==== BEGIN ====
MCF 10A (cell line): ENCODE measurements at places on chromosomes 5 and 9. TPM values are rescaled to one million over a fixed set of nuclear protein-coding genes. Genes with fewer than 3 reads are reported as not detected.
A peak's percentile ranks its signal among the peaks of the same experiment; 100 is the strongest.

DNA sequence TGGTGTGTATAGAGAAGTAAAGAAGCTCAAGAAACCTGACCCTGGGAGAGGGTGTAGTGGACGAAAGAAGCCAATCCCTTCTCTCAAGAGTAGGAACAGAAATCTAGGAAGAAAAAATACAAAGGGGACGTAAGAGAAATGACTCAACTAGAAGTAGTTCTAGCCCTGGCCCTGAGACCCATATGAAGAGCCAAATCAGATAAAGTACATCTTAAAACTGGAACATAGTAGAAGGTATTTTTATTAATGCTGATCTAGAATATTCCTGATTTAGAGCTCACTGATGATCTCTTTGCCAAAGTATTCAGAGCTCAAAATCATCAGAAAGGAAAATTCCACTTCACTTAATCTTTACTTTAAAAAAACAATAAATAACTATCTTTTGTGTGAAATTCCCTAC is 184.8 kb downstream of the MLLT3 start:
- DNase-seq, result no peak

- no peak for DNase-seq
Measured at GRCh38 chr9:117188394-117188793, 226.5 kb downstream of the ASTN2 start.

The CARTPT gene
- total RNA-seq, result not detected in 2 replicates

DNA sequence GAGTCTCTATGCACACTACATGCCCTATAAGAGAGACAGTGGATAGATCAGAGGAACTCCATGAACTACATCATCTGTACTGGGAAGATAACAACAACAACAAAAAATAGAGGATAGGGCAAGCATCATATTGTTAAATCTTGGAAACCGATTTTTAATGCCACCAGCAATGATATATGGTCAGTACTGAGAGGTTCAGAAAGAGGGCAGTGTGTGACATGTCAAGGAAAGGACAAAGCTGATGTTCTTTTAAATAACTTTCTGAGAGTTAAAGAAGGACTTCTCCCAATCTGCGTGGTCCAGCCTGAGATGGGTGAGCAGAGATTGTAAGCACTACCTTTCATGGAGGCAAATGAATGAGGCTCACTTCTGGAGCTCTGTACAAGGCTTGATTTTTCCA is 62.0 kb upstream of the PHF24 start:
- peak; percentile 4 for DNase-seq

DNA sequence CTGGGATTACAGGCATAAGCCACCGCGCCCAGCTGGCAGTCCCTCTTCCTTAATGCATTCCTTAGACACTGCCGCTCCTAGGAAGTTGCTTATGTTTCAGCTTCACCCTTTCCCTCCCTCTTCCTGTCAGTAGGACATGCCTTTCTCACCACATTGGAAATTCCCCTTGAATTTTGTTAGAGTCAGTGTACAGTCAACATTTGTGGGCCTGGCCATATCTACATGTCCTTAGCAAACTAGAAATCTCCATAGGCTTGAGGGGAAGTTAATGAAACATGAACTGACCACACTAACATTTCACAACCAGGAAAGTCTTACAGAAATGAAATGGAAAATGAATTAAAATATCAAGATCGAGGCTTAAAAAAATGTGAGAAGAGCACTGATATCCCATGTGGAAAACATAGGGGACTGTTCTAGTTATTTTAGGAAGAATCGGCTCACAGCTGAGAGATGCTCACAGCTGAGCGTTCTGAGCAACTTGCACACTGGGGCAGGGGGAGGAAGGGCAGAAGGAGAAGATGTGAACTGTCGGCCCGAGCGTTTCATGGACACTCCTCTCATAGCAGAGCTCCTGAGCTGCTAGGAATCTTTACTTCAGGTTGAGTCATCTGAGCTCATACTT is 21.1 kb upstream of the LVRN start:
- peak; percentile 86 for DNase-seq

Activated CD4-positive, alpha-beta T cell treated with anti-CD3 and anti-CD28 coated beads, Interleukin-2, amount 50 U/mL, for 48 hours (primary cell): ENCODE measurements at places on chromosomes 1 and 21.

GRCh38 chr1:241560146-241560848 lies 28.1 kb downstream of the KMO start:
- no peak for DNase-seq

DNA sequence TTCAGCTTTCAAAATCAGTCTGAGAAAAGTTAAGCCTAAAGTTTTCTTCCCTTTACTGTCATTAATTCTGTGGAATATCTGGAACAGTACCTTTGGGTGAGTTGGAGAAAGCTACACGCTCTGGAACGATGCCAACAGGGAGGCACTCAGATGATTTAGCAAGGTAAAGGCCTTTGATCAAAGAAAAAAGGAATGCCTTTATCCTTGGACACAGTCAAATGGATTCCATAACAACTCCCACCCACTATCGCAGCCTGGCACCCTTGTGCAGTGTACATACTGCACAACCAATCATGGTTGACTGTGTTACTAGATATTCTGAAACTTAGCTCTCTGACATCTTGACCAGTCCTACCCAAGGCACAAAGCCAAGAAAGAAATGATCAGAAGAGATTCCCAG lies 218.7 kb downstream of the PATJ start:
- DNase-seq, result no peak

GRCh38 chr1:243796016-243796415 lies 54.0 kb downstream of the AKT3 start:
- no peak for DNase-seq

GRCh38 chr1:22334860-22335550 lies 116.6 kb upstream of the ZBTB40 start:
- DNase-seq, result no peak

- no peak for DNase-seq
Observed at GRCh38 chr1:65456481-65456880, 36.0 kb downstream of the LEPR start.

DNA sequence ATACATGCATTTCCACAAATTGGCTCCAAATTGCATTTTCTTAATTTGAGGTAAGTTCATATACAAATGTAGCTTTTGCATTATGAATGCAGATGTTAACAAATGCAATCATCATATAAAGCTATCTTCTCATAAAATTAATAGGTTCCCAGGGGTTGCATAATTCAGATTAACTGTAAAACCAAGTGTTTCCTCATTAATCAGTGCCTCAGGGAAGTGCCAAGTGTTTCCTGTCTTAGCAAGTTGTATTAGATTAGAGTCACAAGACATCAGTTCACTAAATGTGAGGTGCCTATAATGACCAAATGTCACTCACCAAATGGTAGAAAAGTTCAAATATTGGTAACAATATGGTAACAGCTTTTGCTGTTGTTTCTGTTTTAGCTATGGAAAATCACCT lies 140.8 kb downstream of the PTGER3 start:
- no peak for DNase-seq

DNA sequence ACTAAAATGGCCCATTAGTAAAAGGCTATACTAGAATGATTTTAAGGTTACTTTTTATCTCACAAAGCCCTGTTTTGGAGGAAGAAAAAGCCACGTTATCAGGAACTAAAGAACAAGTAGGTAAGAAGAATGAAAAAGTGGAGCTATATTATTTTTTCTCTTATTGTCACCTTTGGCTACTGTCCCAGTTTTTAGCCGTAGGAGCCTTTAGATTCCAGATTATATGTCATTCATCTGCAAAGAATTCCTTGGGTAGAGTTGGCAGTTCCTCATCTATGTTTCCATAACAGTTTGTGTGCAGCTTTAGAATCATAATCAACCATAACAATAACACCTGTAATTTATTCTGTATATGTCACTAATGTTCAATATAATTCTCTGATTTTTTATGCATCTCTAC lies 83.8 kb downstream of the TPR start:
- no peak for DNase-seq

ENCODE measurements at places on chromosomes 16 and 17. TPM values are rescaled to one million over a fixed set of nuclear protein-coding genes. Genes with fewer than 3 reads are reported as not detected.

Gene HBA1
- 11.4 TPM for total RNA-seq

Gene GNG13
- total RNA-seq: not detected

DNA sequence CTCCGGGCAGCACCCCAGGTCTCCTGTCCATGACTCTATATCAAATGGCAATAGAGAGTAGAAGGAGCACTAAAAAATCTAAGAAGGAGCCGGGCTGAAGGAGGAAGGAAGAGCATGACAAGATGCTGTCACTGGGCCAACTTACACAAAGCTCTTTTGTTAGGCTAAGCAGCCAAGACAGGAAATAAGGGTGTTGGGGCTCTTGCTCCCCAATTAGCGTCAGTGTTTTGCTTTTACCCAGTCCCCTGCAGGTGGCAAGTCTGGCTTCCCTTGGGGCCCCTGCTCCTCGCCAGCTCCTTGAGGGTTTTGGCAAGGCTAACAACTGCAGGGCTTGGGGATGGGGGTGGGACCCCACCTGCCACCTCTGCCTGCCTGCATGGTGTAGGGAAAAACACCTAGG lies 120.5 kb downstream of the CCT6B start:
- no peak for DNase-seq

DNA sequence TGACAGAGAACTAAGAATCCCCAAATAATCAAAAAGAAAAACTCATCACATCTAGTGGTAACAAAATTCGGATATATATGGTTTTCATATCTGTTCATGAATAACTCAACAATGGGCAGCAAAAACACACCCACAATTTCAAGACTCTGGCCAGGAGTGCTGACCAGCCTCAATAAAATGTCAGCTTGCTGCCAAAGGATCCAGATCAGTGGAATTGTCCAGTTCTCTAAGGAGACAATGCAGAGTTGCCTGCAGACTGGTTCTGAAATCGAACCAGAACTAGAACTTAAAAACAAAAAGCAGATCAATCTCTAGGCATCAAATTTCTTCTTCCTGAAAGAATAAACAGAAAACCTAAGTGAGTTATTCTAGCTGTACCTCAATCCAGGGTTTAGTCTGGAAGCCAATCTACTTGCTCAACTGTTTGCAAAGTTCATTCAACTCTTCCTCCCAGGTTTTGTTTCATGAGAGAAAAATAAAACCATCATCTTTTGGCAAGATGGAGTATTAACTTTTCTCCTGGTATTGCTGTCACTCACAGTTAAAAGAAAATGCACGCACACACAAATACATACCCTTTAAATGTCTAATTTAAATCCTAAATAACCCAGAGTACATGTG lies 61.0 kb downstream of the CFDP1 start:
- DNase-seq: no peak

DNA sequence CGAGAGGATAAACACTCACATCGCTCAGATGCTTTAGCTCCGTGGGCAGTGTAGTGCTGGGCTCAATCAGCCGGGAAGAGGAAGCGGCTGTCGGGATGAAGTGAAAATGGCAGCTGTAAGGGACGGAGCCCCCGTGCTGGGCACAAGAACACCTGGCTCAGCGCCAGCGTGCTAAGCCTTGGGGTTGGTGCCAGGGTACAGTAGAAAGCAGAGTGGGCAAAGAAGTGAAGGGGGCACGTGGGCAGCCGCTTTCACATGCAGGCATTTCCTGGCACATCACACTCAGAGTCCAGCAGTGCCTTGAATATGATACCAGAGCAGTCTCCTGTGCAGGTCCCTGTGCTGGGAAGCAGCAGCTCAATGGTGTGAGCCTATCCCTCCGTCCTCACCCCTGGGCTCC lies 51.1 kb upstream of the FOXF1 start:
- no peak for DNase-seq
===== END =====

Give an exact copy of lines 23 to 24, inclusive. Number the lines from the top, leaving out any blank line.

Observed at GRCh38 chr1:65456481-65456880, 36.0 kb downstream of the LEPR start.

DNA sequence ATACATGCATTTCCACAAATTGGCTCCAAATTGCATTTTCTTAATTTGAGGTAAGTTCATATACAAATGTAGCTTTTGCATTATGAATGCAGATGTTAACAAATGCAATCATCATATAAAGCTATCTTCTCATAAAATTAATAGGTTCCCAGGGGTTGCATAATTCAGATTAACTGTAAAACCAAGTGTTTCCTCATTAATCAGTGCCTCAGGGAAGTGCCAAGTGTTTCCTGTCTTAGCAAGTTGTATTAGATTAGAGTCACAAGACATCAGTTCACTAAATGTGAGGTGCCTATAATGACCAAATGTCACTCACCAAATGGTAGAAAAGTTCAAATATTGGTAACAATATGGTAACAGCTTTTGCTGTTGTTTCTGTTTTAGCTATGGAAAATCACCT lies 140.8 kb downstream of the PTGER3 start: